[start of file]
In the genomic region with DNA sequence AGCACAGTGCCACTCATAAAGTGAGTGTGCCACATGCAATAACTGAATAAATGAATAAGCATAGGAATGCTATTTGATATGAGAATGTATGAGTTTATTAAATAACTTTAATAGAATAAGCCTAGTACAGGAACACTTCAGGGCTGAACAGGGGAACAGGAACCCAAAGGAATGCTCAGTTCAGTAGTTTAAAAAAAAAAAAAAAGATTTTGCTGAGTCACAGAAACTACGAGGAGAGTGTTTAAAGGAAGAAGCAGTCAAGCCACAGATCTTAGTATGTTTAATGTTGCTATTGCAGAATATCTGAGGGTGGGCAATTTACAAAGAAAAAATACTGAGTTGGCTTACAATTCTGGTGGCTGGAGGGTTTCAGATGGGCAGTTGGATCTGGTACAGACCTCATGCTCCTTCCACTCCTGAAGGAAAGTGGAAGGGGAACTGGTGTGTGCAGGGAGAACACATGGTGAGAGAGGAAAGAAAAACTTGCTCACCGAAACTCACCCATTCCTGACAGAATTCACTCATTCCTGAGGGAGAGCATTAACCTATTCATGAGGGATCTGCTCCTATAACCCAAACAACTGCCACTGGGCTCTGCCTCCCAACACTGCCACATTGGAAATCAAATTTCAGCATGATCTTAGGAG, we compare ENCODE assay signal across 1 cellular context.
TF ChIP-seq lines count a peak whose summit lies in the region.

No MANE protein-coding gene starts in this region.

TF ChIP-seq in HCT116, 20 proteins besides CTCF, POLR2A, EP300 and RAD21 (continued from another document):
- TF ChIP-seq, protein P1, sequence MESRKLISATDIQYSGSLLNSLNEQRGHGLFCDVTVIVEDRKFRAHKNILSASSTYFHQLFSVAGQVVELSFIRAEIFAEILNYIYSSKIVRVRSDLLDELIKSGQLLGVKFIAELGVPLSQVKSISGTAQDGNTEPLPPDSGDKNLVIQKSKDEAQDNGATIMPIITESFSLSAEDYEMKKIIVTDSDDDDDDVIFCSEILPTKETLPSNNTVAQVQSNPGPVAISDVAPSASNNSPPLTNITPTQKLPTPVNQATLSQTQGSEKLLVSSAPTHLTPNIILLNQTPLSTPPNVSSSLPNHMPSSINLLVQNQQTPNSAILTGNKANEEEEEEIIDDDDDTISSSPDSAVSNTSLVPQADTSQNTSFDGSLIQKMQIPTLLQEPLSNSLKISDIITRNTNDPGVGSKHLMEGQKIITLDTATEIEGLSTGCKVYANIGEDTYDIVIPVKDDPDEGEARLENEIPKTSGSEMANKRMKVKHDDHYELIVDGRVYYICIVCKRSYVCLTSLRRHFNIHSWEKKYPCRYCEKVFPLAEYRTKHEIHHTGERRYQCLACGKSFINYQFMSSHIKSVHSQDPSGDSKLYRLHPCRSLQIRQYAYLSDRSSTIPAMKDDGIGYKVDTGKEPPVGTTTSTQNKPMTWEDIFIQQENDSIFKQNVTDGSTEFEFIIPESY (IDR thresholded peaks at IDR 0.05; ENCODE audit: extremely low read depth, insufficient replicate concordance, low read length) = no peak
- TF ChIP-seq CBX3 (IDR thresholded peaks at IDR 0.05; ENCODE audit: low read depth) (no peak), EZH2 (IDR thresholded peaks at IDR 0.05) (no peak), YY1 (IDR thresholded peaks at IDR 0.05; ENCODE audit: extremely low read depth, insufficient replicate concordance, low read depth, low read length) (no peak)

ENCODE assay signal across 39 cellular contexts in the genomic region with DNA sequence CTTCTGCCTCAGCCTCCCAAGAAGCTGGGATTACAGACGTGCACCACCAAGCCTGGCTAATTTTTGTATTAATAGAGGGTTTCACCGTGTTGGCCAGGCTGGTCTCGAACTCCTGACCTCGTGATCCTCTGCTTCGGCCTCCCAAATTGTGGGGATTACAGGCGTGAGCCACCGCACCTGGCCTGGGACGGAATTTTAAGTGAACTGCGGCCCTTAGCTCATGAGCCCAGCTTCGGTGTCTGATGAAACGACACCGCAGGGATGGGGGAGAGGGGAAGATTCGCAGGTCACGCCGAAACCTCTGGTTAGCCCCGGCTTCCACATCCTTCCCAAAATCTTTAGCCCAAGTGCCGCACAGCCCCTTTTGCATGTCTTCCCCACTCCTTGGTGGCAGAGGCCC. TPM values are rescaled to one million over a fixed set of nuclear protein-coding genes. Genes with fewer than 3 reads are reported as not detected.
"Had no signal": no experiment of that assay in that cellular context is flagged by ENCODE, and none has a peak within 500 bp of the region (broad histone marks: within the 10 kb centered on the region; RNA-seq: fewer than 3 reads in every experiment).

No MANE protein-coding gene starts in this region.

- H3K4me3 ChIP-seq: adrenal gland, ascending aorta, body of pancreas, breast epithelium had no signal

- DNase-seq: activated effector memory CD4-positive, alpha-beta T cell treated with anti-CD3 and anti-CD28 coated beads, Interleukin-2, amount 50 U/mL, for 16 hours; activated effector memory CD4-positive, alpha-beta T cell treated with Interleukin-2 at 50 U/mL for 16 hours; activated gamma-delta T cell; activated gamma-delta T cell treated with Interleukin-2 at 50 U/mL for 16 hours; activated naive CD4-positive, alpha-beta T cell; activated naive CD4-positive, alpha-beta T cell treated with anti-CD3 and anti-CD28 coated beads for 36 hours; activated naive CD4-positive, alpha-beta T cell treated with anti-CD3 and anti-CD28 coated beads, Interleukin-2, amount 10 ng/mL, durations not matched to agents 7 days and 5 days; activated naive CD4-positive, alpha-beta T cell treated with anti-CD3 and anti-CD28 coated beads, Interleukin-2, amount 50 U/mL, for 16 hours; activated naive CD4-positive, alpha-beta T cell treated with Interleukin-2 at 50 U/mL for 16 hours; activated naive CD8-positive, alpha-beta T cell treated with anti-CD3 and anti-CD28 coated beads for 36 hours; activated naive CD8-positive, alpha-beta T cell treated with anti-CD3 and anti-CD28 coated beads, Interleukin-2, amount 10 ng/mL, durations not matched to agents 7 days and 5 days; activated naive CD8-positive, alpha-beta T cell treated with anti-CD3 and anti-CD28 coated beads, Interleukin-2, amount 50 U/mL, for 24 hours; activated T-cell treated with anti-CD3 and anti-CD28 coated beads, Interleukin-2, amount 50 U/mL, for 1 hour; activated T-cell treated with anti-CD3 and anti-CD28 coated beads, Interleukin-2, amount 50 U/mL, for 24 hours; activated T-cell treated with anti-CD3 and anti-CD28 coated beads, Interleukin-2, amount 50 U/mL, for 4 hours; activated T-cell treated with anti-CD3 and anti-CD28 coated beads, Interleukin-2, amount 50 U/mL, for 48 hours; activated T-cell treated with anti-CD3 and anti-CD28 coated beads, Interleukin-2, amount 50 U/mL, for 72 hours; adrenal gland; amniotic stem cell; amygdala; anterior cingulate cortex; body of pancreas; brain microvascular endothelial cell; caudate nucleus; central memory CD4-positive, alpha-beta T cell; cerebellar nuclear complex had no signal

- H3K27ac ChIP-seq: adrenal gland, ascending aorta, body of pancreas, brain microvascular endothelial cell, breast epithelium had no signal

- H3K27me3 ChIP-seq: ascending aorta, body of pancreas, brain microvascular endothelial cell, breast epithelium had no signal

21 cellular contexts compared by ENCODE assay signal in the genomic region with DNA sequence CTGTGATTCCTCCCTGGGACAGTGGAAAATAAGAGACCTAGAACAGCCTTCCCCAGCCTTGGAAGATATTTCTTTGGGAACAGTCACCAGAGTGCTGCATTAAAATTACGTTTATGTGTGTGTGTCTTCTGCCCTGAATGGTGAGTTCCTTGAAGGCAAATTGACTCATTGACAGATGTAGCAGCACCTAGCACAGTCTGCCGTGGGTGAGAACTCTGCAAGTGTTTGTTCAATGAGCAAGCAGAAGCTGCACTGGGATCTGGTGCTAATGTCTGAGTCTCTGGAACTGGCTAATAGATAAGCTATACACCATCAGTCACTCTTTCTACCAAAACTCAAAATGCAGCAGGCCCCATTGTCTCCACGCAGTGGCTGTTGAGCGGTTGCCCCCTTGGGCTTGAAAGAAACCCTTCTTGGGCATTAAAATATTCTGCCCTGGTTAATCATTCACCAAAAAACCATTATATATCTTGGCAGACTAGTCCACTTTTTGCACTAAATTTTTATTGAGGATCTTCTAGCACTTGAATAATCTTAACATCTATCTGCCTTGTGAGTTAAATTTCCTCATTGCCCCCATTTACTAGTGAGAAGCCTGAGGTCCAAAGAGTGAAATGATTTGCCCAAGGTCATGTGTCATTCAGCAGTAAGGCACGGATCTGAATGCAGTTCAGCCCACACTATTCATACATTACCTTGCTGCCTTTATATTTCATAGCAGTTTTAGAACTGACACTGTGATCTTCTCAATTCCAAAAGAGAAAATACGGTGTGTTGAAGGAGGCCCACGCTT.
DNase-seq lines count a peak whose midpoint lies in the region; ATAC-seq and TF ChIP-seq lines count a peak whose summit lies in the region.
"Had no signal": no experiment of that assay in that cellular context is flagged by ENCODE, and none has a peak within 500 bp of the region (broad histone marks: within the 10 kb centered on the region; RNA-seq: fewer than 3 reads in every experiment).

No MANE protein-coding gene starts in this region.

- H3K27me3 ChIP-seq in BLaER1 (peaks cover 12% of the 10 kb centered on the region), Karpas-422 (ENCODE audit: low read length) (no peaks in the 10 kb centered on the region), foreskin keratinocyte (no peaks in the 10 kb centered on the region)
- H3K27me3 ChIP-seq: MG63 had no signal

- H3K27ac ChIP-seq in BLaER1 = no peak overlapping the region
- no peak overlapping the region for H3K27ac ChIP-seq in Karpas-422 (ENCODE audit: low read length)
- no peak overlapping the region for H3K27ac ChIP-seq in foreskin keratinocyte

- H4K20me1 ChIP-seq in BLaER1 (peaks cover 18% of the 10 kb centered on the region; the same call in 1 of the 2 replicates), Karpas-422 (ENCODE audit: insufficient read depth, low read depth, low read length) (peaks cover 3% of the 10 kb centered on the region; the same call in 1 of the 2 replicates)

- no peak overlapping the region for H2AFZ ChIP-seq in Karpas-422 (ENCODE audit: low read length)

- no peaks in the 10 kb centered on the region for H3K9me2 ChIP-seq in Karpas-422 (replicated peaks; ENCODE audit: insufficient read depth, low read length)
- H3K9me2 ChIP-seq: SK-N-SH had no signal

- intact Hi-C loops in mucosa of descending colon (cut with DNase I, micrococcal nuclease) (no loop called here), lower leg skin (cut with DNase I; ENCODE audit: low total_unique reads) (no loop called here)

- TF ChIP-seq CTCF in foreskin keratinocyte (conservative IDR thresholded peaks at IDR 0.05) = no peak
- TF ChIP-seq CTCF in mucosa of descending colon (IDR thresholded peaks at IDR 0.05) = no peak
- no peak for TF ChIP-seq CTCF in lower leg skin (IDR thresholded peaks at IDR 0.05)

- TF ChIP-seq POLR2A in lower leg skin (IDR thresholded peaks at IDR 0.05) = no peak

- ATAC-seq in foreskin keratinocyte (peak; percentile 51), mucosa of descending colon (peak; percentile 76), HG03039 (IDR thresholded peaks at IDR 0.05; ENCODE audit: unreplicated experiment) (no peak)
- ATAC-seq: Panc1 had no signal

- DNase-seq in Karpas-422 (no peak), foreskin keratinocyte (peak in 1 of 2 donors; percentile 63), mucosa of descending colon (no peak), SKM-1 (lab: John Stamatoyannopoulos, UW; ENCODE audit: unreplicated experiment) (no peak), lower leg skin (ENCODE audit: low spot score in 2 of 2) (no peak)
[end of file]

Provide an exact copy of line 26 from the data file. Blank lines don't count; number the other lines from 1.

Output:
- H3K9me2 ChIP-seq: SK-N-SH had no signal